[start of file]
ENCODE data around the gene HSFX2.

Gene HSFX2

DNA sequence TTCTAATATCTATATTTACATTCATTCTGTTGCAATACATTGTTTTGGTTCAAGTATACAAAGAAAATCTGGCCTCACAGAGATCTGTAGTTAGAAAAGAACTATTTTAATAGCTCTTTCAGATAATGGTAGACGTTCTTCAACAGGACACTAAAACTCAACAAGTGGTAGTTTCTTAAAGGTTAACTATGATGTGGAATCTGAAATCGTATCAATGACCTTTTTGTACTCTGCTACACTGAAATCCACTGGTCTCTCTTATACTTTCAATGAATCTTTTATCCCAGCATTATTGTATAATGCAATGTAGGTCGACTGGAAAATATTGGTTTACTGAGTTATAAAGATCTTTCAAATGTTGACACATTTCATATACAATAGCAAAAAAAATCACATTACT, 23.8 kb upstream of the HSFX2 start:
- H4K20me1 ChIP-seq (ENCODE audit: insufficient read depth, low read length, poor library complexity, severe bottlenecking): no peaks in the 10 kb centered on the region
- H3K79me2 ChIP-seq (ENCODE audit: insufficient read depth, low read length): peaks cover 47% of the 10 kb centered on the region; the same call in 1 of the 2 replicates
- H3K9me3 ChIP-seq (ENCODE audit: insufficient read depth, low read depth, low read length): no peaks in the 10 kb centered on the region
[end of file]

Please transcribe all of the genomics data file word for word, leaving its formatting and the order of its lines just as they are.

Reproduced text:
ENCODE data around the gene HSFX2.

Gene HSFX2

DNA sequence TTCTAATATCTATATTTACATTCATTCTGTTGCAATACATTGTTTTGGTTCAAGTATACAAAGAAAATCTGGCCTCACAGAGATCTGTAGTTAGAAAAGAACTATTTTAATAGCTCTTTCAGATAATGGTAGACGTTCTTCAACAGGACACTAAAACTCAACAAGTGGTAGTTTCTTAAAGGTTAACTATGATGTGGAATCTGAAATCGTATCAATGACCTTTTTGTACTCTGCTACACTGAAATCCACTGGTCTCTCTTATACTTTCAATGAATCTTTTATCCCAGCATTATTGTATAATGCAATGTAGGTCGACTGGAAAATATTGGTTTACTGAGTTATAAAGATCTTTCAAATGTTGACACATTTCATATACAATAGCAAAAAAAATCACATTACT, 23.8 kb upstream of the HSFX2 start:
- H4K20me1 ChIP-seq (ENCODE audit: insufficient read depth, low read length, poor library complexity, severe bottlenecking): no peaks in the 10 kb centered on the region
- H3K79me2 ChIP-seq (ENCODE audit: insufficient read depth, low read length): peaks cover 47% of the 10 kb centered on the region; the same call in 1 of the 2 replicates
- H3K9me3 ChIP-seq (ENCODE audit: insufficient read depth, low read depth, low read length): no peaks in the 10 kb centered on the region